I liked this article by Henry Ergas on the likely ineffectiveness of the $42 billion fiscal package introduced by the Rudd Government as it accords with my own macroeconomic priors. For a small open economy like Australia fiscal actions make sense in a standard Mundell-Fleming macroeconomic context if the exchange rate is fixed. Monetary policy then does not work in this setting since, with international capital mobility, a monetary expansion to drive down interest rates is simply offset by an outflow of capital seeking higher international interest rates abroad. This was one reason for seeking exchange rate flexibility – to give local monetary policy more bite. Monetary policy effects were then ‘bottled up’ in an economy and had a real impact.
With flexible exchange rates however, while monetary policy has bite, fiscal actions do not. The only effect of fiscal expansion is to drive up local interest rates attracting capital from abroad and hence appreciating the exchange rate. This reduces our exports and nullifies the effects of the fiscal expansion. The standard theory result is that fiscal actions have zero effect if exchange rates care flexible. Monetary policy is a preferred means of expanding an economy.
As Ergas states:
“Australia is a small, open economy with a flexible exchange rate. There is consequently a real possibility that any increase in demand caused by fiscal easing will merely raise interest rates, induce capital inflow from abroad, appreciate the currency and reduce net exports.
With growth in China and Japan slowing significantly, why implement measures that could exacerbate Australia’s expected export downturn?
In the Keynesian framework, monetary policy, on the other hand, is actually more effective in an open economy. A monetary policy-induced reduction in interest rates boosts aggregate demand and induces capital outflow, leading to a depreciation of the exchange rate and a reduction imports.
As a result, even if we take the Keynesian approach seriously, fiscal stimulus may not only be ineffective, but by impeding or slowing further reductions in interest rates may stand in the way of a more effective response. As Treasury concluded in 2002, “higher budget deficits (or lower surpluses) can have a significant effect on interest rates in Australia”, with the result that the “automatic stabilisers are likely to be relatively more effective than discretionary changes in policy”. The federal Government must explain why those findings no longer apply”.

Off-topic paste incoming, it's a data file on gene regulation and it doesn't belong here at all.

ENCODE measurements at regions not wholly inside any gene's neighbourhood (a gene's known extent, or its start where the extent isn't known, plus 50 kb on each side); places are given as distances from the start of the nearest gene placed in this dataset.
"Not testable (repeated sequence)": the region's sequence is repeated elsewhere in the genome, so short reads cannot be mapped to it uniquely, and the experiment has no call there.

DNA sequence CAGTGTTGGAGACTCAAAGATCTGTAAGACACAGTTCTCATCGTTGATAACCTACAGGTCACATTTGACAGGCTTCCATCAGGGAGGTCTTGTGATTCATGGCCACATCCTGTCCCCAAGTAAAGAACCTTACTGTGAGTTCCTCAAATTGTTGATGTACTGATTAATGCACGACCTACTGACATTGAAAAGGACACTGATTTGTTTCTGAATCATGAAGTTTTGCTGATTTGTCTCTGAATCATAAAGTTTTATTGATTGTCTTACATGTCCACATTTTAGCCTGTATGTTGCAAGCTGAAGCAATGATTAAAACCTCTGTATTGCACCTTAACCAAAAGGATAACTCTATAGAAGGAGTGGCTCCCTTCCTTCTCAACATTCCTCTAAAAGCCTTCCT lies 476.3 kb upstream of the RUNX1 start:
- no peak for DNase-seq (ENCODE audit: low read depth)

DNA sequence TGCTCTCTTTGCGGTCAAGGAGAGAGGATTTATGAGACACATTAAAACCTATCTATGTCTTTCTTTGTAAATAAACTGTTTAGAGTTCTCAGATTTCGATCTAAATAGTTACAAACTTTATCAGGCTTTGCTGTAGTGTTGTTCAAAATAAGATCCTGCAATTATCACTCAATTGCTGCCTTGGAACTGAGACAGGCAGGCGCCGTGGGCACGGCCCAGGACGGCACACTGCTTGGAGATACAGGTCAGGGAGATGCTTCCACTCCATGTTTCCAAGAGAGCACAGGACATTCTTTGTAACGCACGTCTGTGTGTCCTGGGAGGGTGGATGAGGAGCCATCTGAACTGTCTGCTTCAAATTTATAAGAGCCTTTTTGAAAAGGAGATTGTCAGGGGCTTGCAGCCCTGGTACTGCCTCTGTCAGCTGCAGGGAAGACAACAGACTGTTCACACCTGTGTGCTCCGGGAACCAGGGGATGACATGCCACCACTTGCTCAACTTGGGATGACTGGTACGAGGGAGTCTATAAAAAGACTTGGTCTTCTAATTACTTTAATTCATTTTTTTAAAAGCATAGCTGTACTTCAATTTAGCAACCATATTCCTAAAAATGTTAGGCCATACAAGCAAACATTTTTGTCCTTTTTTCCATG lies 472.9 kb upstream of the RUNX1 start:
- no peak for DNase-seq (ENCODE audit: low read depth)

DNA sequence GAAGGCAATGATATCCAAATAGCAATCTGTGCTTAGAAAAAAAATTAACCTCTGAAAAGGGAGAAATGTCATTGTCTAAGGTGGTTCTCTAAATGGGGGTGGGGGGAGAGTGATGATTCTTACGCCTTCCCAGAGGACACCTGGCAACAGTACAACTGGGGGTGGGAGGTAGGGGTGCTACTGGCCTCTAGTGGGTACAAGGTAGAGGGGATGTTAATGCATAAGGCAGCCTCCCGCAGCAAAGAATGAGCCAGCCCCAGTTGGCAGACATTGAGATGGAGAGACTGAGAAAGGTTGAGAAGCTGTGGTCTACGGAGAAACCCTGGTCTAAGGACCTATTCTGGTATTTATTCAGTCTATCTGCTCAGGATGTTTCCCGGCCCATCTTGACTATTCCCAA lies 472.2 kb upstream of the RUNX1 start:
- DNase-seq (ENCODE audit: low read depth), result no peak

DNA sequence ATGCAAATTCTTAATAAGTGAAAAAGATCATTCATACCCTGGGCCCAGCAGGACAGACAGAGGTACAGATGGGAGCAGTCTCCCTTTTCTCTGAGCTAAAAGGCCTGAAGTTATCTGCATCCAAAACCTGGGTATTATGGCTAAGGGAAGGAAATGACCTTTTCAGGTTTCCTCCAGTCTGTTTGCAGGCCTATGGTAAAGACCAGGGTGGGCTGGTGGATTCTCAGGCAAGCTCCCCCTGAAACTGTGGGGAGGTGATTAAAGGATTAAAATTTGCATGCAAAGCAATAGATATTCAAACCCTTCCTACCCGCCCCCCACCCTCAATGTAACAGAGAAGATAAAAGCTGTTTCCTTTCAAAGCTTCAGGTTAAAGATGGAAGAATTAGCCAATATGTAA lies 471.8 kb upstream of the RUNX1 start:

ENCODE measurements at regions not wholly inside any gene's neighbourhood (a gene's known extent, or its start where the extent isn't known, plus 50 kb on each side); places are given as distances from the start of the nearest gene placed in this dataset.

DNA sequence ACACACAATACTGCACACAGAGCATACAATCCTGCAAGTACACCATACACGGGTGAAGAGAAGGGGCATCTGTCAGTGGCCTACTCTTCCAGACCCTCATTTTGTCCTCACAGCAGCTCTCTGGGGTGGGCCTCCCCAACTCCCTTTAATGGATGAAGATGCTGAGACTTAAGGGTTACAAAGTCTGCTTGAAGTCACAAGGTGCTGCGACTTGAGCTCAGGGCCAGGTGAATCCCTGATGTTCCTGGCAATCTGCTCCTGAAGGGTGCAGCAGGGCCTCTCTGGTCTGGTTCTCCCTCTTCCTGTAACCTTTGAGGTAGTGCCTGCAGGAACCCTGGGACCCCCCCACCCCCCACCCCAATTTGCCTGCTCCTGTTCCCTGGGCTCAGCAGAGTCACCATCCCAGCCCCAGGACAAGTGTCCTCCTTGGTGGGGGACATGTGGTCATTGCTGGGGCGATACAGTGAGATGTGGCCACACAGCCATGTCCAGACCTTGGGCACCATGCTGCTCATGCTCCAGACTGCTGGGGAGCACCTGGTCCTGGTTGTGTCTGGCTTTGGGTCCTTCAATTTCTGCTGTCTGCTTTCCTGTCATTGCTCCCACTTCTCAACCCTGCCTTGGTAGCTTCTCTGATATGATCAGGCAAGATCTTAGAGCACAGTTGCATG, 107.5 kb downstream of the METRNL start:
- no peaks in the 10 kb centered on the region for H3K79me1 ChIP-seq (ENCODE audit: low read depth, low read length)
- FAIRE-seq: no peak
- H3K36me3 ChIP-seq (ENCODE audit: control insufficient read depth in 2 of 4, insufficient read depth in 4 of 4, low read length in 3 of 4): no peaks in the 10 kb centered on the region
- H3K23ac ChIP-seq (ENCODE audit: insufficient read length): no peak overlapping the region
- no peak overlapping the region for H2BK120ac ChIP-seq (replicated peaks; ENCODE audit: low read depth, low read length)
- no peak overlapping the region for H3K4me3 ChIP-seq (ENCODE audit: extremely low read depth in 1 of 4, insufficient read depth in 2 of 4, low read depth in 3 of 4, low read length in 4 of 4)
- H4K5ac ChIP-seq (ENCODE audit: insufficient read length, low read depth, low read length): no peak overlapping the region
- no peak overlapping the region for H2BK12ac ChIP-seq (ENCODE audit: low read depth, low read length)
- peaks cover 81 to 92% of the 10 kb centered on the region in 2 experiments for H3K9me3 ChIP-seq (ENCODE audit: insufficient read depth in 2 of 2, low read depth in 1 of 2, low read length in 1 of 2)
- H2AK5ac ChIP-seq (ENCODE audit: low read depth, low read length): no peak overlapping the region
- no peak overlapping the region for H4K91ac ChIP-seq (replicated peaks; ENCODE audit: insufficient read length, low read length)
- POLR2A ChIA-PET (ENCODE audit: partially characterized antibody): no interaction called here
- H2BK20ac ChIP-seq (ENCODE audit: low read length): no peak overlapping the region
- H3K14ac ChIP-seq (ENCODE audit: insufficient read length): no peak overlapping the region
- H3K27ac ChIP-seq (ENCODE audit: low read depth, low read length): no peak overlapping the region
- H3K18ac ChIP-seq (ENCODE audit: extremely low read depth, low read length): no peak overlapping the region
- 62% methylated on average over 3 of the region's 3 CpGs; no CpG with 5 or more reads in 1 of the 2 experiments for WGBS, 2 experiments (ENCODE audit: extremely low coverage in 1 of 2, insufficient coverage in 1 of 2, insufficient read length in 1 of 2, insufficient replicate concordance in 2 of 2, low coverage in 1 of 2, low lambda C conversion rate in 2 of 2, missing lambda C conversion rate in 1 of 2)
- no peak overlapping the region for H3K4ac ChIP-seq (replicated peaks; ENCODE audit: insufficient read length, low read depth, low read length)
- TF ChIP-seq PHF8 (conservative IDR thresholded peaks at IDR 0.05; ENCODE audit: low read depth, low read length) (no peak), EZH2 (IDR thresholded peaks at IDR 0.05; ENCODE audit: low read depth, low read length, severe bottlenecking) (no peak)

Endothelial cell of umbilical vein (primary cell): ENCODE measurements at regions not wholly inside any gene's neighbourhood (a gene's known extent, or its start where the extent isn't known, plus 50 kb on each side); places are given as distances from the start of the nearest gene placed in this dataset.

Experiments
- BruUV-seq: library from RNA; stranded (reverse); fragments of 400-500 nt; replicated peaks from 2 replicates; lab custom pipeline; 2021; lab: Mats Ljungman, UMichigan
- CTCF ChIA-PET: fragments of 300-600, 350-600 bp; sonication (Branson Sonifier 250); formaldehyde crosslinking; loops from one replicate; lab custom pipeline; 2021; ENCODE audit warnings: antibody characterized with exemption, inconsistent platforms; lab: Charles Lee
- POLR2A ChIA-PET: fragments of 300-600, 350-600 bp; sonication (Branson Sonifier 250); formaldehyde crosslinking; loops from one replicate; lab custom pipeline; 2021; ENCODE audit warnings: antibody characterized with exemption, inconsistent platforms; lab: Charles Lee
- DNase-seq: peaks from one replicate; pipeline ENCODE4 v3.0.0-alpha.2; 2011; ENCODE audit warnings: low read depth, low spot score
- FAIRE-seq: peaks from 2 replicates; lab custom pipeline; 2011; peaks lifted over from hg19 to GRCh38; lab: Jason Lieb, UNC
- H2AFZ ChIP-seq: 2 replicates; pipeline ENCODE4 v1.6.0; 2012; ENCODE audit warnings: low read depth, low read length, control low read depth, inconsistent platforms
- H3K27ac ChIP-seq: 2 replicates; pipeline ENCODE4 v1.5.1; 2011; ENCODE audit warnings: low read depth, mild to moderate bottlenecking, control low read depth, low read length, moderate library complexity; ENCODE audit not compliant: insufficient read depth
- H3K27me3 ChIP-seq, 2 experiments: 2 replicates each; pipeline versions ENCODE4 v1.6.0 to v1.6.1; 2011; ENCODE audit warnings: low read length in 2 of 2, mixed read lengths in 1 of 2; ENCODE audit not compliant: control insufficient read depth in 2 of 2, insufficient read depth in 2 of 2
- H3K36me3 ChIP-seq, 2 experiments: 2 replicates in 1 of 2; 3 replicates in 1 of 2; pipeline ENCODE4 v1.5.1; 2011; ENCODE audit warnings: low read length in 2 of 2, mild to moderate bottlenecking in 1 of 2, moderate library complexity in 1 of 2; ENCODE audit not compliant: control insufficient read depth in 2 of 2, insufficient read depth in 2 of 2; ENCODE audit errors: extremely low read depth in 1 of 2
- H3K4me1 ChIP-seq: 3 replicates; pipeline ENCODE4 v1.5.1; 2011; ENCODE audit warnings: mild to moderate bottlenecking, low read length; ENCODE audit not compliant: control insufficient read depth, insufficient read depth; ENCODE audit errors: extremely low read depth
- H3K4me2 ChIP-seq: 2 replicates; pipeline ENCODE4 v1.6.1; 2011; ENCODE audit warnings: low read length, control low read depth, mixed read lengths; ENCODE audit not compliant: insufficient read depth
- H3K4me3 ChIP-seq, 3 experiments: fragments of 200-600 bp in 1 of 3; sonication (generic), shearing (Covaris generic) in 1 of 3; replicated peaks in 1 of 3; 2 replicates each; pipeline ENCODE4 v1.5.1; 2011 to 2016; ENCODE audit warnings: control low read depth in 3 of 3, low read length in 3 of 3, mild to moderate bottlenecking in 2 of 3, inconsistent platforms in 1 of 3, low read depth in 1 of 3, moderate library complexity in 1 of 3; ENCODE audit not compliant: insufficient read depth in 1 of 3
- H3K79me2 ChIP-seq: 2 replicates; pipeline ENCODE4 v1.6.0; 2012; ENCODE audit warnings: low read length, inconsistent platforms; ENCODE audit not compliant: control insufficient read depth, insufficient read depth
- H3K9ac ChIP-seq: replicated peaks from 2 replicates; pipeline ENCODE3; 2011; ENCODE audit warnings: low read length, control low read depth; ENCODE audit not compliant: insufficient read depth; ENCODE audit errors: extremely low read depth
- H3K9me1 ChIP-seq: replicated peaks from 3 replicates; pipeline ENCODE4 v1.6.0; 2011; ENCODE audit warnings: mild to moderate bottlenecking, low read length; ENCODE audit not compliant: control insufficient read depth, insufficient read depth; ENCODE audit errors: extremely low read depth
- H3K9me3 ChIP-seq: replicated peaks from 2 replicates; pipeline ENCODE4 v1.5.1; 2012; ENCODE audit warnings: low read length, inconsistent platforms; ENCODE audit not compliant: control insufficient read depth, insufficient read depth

Of course the Mundell-Fleming approach is only a simplified model – macroeconomists have a range of Ripley-Believe-It-or-Not macroeconomic models that justify any sort of policy action – but I would like to know why the effects the MF model stresses are not appropriate here. The argument that we might be in a liquidity trap where monetary policy is ineffective does not improve the case for expansionary fiscal actions. IMoreover if monetary expansions are taken to keep the exchange rate low then it is these expansions not the debt-incurring fiscal actions that are providing the stimulus. If the fiscal actions are funded using debt as they will be then although huge debts will be imposed on future generations there will be no immediate stimulus now as would be the case were they money-financed.
The standard objection to the Mundell-Fleming model that it is designed for settings where inflation and inflationary expectations don’t have a role is not relevant. We have close to zero inflation. Another objection might be that capital mobility is low because of the financial crisis itself. That might be true right now but not so if and when the international economy recovers – and the effects of these fiscal measures will operate with long lags.
Those on the left seem to me to support the Rudd fiscal expansion because they support Rudd not because they understanding Keynesian macroeconomics in an open economy. I wish to know why expenditures of $42 billion by Rudd and his mates – which look likely to leave Australia with a huge eventual debt – were so self-evidently correct. Debate itself – and even quibbling about the size of the package – was portrayed by Rudd as something unpatriotic and unreasonable. Was it that the $42 billion package was primarily designed to threatrically demonstrate that the government was ‘doing something’? Indeed to save one job – Kevin Rudd’s? The handouts of course appealed to those who simply like handouts.
We will live with the consequences of ineffective fiscal actions which raise debt, but which do not stimulate economic activity, for decades. If the current measures fail there will be inevitable calls by the Keynesian slobs for more and more and our debts will mount. I am pessimistic. (182)